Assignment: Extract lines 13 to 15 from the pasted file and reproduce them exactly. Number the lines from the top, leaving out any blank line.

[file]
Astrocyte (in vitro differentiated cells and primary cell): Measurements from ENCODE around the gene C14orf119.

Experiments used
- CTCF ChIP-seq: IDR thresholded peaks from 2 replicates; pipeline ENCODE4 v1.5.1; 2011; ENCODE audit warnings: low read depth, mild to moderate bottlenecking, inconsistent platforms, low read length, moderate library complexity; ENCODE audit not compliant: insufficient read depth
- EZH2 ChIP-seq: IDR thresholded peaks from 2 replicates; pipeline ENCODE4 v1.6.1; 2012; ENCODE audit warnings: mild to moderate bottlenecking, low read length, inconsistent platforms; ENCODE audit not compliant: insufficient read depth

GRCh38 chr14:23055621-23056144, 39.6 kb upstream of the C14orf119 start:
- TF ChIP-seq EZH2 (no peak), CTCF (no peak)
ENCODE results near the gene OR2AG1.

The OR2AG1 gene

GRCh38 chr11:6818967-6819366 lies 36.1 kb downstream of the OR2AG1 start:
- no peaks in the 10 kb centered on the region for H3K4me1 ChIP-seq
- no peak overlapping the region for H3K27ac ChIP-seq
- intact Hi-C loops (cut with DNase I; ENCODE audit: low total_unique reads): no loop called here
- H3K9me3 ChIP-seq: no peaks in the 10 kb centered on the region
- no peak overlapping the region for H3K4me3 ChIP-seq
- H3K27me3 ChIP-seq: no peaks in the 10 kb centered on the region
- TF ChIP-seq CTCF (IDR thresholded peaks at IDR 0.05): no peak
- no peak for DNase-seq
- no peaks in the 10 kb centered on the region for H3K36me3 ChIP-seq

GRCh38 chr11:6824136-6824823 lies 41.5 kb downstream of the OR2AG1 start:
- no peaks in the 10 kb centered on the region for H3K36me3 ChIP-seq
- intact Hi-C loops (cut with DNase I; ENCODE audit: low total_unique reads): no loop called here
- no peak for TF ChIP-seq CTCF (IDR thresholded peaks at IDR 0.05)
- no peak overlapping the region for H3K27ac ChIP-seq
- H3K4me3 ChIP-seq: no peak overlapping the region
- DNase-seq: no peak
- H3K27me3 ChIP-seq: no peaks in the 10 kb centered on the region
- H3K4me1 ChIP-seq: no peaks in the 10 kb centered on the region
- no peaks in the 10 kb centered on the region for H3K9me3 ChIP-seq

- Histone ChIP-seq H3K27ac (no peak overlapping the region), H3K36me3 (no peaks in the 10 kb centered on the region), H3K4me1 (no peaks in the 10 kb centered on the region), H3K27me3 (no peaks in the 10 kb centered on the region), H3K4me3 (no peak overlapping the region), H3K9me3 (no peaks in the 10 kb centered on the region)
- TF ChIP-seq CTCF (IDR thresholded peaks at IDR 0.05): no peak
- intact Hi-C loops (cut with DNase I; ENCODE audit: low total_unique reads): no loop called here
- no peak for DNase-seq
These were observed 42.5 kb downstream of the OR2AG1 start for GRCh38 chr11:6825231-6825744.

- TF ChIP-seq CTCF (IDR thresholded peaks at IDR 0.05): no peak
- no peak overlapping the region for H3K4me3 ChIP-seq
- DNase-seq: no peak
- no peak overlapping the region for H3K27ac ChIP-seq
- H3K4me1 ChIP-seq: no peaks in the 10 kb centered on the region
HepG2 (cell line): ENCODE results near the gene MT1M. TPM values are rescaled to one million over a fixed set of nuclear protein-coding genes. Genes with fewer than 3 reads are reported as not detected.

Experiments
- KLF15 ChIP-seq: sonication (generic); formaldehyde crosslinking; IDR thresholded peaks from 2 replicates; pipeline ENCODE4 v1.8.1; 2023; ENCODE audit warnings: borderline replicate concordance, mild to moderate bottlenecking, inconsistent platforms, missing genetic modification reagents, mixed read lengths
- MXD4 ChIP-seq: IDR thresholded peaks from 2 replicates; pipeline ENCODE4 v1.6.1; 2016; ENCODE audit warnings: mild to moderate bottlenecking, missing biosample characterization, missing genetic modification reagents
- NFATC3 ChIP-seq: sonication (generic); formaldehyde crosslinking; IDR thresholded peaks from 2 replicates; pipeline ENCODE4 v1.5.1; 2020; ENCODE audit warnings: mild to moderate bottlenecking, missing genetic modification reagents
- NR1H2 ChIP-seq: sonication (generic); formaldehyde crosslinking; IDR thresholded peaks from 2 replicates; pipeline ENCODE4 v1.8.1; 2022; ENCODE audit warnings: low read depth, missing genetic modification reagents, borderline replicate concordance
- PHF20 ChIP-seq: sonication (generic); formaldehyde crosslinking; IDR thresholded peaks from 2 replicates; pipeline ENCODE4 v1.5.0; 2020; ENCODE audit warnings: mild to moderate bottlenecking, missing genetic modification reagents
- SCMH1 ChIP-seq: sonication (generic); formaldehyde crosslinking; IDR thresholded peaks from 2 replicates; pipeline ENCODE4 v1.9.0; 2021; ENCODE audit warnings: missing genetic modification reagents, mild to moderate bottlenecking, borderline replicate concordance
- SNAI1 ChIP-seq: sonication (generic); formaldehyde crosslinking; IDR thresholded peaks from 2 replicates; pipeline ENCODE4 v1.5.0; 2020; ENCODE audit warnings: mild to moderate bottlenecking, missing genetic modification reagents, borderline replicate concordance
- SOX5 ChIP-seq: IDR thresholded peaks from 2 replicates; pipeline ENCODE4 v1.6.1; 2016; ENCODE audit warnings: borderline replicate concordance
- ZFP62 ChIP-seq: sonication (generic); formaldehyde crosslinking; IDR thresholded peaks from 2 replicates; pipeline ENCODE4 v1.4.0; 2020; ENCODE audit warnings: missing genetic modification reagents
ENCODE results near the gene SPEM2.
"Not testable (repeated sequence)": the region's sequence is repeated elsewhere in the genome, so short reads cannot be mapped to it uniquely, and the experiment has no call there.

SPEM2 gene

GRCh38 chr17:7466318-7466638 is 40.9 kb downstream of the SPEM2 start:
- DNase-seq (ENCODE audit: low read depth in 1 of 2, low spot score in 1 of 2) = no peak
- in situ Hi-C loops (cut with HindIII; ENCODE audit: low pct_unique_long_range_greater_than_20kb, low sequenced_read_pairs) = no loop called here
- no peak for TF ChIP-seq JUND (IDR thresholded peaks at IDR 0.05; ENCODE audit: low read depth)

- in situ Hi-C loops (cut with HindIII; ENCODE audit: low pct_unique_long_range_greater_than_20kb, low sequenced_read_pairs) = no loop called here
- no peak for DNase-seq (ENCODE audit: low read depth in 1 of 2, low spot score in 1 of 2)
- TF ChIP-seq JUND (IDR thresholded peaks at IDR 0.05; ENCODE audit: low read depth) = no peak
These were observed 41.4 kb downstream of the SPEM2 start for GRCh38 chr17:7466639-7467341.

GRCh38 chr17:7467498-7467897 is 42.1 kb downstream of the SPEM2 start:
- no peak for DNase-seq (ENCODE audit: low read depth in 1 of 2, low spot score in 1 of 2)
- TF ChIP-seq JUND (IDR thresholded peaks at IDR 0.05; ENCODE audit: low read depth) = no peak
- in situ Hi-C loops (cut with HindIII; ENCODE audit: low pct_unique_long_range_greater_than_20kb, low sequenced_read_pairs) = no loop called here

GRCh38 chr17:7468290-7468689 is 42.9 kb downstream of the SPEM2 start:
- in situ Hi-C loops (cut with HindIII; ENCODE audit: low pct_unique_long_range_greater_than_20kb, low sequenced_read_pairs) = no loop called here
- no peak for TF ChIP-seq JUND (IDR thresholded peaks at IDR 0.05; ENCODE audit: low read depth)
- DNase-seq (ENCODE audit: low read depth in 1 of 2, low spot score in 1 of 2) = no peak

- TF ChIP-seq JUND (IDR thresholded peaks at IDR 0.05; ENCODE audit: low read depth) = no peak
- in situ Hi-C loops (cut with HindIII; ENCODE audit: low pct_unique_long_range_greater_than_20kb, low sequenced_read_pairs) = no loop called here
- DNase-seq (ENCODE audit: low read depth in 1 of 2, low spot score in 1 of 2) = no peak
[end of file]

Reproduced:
- H3K9me3 ChIP-seq: no peaks in the 10 kb centered on the region
- no peak overlapping the region for H3K4me3 ChIP-seq
- H3K27me3 ChIP-seq: no peaks in the 10 kb centered on the region